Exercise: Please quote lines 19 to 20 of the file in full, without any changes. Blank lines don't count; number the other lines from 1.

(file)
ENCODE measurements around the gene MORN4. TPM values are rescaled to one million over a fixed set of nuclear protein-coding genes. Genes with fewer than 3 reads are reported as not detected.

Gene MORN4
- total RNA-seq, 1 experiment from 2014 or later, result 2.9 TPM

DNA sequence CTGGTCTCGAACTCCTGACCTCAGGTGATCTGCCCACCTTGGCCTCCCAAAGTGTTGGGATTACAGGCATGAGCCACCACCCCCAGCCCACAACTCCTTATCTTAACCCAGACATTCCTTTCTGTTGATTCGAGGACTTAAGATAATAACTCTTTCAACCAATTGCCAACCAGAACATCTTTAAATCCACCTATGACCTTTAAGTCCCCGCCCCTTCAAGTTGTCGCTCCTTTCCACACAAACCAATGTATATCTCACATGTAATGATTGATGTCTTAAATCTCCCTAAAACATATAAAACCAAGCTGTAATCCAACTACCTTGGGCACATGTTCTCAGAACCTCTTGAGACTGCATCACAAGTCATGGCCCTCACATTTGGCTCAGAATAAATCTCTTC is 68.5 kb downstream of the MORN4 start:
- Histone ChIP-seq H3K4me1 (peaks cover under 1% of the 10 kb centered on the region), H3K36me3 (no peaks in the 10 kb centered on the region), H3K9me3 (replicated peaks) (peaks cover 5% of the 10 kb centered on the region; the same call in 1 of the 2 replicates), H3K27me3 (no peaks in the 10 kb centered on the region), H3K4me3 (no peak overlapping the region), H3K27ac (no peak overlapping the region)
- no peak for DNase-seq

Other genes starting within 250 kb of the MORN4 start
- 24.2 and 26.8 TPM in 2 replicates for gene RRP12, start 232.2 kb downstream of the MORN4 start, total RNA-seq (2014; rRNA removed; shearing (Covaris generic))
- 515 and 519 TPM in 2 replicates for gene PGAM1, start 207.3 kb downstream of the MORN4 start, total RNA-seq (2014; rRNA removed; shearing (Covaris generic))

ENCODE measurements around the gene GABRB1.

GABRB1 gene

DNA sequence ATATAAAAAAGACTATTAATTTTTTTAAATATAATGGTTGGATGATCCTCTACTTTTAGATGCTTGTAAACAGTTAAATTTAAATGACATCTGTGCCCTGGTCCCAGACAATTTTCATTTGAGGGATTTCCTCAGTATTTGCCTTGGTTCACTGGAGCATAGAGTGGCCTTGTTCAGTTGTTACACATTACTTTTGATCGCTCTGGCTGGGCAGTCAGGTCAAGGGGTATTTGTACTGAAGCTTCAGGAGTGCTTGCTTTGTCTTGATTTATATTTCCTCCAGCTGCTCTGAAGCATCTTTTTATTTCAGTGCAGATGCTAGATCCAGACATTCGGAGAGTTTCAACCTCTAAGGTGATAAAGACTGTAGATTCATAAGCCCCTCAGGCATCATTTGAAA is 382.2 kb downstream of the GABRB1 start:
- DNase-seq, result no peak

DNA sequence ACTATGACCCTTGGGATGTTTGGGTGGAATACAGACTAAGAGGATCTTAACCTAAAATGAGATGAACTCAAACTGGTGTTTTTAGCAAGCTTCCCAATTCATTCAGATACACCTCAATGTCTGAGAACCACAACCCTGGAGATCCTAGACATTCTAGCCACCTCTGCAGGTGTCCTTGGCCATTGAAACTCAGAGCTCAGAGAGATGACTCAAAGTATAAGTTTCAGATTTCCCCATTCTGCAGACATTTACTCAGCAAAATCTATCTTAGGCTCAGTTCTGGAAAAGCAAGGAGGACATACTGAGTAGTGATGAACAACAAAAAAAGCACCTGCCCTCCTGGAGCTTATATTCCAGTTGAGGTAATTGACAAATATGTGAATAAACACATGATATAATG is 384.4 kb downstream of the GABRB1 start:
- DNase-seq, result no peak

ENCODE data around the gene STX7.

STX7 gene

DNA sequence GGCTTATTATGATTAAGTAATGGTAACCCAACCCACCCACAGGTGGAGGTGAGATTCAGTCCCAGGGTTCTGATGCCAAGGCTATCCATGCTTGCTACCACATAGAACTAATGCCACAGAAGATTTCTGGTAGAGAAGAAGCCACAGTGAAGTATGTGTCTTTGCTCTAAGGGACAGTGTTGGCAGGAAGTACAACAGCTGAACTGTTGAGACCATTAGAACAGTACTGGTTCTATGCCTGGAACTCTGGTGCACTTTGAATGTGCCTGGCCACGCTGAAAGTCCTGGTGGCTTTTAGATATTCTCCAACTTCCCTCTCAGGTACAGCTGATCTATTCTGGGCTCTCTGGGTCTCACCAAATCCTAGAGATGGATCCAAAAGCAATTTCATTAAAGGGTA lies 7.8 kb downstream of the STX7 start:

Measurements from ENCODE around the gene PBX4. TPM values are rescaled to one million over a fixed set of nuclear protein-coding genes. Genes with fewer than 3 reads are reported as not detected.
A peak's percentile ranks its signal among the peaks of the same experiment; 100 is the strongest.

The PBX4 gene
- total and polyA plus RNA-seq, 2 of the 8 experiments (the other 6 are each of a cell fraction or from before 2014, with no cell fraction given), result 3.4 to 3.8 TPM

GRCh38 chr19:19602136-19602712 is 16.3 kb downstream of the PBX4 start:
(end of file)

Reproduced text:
Measurements from ENCODE around the gene PBX4. TPM values are rescaled to one million over a fixed set of nuclear protein-coding genes. Genes with fewer than 3 reads are reported as not detected.
A peak's percentile ranks its signal among the peaks of the same experiment; 100 is the strongest.